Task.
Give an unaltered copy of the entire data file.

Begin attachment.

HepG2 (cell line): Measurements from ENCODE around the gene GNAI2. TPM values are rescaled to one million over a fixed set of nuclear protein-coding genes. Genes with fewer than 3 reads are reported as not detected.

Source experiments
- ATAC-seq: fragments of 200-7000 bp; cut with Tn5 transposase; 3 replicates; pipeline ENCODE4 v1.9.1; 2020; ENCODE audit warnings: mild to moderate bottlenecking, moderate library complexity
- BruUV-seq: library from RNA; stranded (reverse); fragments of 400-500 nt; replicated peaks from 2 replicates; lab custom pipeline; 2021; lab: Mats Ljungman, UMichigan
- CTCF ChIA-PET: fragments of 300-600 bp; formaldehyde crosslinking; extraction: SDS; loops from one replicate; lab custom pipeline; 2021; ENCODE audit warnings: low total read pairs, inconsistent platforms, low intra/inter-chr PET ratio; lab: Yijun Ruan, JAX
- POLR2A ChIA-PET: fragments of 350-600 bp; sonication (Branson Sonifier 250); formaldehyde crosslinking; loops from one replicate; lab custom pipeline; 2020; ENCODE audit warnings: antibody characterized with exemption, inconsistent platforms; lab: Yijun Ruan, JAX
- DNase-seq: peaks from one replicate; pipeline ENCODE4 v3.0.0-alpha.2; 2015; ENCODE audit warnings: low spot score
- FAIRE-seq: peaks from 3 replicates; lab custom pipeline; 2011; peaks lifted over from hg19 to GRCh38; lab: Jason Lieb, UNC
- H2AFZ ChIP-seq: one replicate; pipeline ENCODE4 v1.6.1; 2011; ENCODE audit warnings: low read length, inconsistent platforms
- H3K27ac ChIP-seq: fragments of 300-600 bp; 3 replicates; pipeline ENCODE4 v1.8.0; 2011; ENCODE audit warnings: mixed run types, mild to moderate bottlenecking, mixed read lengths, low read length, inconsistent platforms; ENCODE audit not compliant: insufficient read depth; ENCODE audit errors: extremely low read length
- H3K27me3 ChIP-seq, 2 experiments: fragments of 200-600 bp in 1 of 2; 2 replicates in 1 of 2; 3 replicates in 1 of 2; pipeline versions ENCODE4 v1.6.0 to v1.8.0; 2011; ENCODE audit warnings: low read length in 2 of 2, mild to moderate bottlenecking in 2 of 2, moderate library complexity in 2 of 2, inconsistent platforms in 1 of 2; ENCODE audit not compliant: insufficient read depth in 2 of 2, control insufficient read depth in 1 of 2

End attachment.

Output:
HepG2 (cell line): Measurements from ENCODE around the gene GNAI2. TPM values are rescaled to one million over a fixed set of nuclear protein-coding genes. Genes with fewer than 3 reads are reported as not detected.

Source experiments
- ATAC-seq: fragments of 200-7000 bp; cut with Tn5 transposase; 3 replicates; pipeline ENCODE4 v1.9.1; 2020; ENCODE audit warnings: mild to moderate bottlenecking, moderate library complexity
- BruUV-seq: library from RNA; stranded (reverse); fragments of 400-500 nt; replicated peaks from 2 replicates; lab custom pipeline; 2021; lab: Mats Ljungman, UMichigan
- CTCF ChIA-PET: fragments of 300-600 bp; formaldehyde crosslinking; extraction: SDS; loops from one replicate; lab custom pipeline; 2021; ENCODE audit warnings: low total read pairs, inconsistent platforms, low intra/inter-chr PET ratio; lab: Yijun Ruan, JAX
- POLR2A ChIA-PET: fragments of 350-600 bp; sonication (Branson Sonifier 250); formaldehyde crosslinking; loops from one replicate; lab custom pipeline; 2020; ENCODE audit warnings: antibody characterized with exemption, inconsistent platforms; lab: Yijun Ruan, JAX
- DNase-seq: peaks from one replicate; pipeline ENCODE4 v3.0.0-alpha.2; 2015; ENCODE audit warnings: low spot score
- FAIRE-seq: peaks from 3 replicates; lab custom pipeline; 2011; peaks lifted over from hg19 to GRCh38; lab: Jason Lieb, UNC
- H2AFZ ChIP-seq: one replicate; pipeline ENCODE4 v1.6.1; 2011; ENCODE audit warnings: low read length, inconsistent platforms
- H3K27ac ChIP-seq: fragments of 300-600 bp; 3 replicates; pipeline ENCODE4 v1.8.0; 2011; ENCODE audit warnings: mixed run types, mild to moderate bottlenecking, mixed read lengths, low read length, inconsistent platforms; ENCODE audit not compliant: insufficient read depth; ENCODE audit errors: extremely low read length
- H3K27me3 ChIP-seq, 2 experiments: fragments of 200-600 bp in 1 of 2; 2 replicates in 1 of 2; 3 replicates in 1 of 2; pipeline versions ENCODE4 v1.6.0 to v1.8.0; 2011; ENCODE audit warnings: low read length in 2 of 2, mild to moderate bottlenecking in 2 of 2, moderate library complexity in 2 of 2, inconsistent platforms in 1 of 2; ENCODE audit not compliant: insufficient read depth in 2 of 2, control insufficient read depth in 1 of 2